The last Presidential primaries/general election have concluded, and what struck me most about that crazy show was that Dr. Gonzo is dead. So dead.

The evidence was in the unprecedented dominance of public relations and advertising in media, resulting in disinformation and propaganda, and, most importantly, increasingly brazen strong-arm tactics to make sure, absolutely sure, no matter what, that Hillary Diane Rodham Clinton would face Donald Jackass Trump. It didn’t matter who won. Not to the rich people who determine these things. Neither of them were a threat to current of the $currency$, the status quo would be preserved.

People scream that Russia “influenced” our election via hacks on the DNC (the contents from those hacks was never disputed, only who actually hacked & leaked that info.) People freak out because Russia propagandized and misinformed voters via trolls on Twitter? IS America truly any better?

What about America propagandizing via social, alternative AND mainstream media? Not only in MANY other countries, but even our own?

I could go through a million examples to show this was all pre-decided, pre-destined, but I refuse to list more than a few, because if you haven’t been paying attention, it’s your own damn fault. The most glaring example, to me, was the June 7, 2016, AP story and photo, written and photographed by, you guessed it, the Hillary Clinton campaign several days beforehand and then submitted to… the AP editorial team!… for publication.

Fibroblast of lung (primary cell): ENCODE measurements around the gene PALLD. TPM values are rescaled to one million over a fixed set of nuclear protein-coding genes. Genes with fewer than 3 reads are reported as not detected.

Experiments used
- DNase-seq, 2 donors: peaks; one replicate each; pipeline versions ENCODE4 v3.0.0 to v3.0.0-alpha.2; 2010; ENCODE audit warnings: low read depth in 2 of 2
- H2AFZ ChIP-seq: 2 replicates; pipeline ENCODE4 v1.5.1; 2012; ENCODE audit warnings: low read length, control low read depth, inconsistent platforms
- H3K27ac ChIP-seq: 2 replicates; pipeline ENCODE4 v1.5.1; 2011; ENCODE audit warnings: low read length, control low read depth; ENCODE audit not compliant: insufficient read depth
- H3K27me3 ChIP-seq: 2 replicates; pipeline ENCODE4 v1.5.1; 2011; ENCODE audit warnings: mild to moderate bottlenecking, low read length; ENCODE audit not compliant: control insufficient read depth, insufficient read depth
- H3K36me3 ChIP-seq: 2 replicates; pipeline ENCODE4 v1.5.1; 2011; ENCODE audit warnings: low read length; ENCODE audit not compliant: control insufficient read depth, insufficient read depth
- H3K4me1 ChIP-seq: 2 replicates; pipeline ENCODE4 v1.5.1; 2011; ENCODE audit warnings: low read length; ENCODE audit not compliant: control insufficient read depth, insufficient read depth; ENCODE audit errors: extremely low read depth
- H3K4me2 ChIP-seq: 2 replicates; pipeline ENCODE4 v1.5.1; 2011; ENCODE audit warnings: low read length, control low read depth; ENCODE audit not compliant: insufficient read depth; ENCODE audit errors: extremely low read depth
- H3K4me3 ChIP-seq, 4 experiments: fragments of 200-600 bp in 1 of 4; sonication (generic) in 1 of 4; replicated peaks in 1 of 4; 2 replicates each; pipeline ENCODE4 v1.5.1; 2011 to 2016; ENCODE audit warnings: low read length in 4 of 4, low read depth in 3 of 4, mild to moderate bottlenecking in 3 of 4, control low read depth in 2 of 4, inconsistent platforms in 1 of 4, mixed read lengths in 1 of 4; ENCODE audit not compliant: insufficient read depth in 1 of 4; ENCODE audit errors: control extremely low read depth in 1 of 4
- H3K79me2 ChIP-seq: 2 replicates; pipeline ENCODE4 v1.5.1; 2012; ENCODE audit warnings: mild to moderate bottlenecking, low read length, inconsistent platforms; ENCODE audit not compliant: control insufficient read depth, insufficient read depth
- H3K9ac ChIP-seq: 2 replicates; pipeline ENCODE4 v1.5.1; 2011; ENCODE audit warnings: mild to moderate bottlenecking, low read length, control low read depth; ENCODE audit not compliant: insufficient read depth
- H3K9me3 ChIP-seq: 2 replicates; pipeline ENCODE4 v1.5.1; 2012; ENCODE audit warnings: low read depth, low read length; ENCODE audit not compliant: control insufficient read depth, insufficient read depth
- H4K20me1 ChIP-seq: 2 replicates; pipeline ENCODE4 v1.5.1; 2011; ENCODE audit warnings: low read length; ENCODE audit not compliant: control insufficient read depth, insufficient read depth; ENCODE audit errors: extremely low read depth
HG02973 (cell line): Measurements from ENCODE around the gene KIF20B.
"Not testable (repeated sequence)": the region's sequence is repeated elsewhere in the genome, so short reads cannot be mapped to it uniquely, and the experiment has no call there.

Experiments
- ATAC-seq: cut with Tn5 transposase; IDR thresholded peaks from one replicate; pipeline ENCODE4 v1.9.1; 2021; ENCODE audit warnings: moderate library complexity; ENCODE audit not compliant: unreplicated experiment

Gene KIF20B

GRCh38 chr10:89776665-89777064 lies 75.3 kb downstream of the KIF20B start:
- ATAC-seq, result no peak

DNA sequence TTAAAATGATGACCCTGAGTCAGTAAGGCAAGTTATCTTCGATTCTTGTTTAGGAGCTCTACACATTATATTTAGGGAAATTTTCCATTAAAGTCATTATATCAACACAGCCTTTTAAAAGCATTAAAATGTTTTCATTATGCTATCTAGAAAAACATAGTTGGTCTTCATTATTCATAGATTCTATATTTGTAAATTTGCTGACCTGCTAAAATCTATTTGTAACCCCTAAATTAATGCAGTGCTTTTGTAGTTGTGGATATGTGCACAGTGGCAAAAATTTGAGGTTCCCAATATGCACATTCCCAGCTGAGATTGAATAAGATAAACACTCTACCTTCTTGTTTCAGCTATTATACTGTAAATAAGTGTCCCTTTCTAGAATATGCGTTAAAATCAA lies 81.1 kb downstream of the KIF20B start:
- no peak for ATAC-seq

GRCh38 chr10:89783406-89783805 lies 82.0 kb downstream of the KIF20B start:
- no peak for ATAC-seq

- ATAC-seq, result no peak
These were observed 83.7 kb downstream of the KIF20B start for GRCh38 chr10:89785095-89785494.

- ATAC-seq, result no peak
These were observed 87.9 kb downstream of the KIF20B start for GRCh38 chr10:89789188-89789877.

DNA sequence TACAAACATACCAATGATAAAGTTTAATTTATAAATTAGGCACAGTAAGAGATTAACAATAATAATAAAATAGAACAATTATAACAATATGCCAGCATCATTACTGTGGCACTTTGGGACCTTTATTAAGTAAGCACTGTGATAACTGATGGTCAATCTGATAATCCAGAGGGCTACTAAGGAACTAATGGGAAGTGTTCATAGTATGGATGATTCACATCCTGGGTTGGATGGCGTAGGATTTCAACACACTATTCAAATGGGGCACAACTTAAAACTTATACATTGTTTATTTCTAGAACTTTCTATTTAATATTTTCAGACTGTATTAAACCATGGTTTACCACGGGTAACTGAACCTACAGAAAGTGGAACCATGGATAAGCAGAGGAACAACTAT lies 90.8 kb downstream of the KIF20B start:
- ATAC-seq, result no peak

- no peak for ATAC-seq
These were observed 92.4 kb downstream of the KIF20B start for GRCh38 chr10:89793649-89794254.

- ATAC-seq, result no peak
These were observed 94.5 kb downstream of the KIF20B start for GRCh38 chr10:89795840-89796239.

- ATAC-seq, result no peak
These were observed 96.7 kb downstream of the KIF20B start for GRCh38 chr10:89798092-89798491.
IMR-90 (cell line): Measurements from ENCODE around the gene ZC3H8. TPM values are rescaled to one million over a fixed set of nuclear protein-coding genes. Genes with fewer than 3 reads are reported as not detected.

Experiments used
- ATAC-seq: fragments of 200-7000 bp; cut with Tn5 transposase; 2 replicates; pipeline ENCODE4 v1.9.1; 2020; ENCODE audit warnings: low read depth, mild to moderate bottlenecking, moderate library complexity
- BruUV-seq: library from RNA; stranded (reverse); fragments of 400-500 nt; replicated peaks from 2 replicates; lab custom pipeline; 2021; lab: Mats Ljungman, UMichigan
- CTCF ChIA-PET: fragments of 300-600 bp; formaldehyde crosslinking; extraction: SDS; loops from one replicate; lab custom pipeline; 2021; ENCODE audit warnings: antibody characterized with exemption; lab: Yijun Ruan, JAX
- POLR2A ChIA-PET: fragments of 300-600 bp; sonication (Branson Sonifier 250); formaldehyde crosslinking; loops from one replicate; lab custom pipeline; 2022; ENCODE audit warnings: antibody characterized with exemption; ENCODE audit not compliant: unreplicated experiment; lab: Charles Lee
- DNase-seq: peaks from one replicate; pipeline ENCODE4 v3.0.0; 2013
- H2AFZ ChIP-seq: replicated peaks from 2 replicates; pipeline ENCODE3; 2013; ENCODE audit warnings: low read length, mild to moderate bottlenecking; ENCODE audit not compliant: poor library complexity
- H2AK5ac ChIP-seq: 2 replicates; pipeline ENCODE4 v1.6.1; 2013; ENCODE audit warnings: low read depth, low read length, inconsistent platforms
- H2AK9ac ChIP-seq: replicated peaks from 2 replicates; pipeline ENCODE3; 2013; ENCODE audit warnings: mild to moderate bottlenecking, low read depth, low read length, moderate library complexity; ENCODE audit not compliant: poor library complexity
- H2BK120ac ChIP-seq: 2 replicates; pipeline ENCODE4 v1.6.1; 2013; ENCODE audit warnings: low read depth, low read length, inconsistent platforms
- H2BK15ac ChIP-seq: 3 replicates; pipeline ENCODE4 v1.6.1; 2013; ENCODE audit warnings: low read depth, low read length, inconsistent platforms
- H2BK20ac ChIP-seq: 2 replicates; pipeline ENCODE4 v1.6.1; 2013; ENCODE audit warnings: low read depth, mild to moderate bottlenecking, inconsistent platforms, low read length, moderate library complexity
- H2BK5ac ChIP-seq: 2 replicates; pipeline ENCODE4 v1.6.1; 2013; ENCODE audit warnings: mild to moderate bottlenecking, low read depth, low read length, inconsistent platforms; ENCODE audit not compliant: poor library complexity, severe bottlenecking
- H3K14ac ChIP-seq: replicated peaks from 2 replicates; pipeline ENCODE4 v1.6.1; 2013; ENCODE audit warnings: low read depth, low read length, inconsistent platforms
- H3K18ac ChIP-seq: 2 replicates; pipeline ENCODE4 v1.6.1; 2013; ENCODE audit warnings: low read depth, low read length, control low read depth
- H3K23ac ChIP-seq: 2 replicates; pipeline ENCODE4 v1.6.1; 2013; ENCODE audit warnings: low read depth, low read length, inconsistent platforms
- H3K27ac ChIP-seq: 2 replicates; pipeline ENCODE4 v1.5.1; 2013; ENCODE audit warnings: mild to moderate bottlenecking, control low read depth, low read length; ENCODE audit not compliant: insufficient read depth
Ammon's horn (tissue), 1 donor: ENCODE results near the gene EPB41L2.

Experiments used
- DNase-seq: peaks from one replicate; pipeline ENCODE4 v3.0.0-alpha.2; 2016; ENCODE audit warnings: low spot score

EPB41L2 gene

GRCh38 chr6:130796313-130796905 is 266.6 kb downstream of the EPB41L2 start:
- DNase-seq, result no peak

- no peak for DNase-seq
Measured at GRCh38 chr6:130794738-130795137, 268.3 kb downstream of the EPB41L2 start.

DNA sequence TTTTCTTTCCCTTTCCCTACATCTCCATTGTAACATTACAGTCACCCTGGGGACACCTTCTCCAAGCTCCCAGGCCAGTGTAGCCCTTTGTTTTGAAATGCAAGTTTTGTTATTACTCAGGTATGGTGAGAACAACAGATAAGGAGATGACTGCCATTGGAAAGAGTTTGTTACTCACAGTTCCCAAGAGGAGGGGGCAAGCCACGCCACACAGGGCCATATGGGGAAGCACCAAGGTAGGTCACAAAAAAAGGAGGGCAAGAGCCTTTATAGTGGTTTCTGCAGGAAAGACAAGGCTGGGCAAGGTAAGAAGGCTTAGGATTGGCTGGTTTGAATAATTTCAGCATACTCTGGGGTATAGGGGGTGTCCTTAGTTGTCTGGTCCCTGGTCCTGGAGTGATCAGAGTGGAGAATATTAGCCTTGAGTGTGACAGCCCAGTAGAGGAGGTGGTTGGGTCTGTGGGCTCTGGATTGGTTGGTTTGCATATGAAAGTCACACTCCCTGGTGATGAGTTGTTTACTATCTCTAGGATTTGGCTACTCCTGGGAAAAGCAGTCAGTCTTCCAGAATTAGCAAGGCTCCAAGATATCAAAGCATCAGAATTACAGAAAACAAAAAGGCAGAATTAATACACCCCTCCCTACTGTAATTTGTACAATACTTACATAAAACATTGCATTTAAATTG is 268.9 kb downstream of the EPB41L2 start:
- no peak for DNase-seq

Team Hillary, created the image and words that the AP dutifully reported / sold to the public on their behalf.

Team Hillary, created the image and wrote the story that the AP dutifully regurgitated / sold to the public on their behalf, 3 days prior to publication… and when did publication happen? One day before the California Primary.

Or how about this one, from the Hillary email vault:

“I just received confirmation from 60 Minutes that a piece on Julian Assange will air Sunday night,” Philip Crowley, the assistant secretary of state for public affairs, wrote to Clinton in 2011. “He will be the only person featured. We had made a number of suggestions for outside experts and former diplomats to interview to ‘balance’ the piece. 60 Minutes assures me that they raised a number of questions and concerns we planted with them during the course of the interview. We will be prepared to respond to the narrative Assange presents during the program.”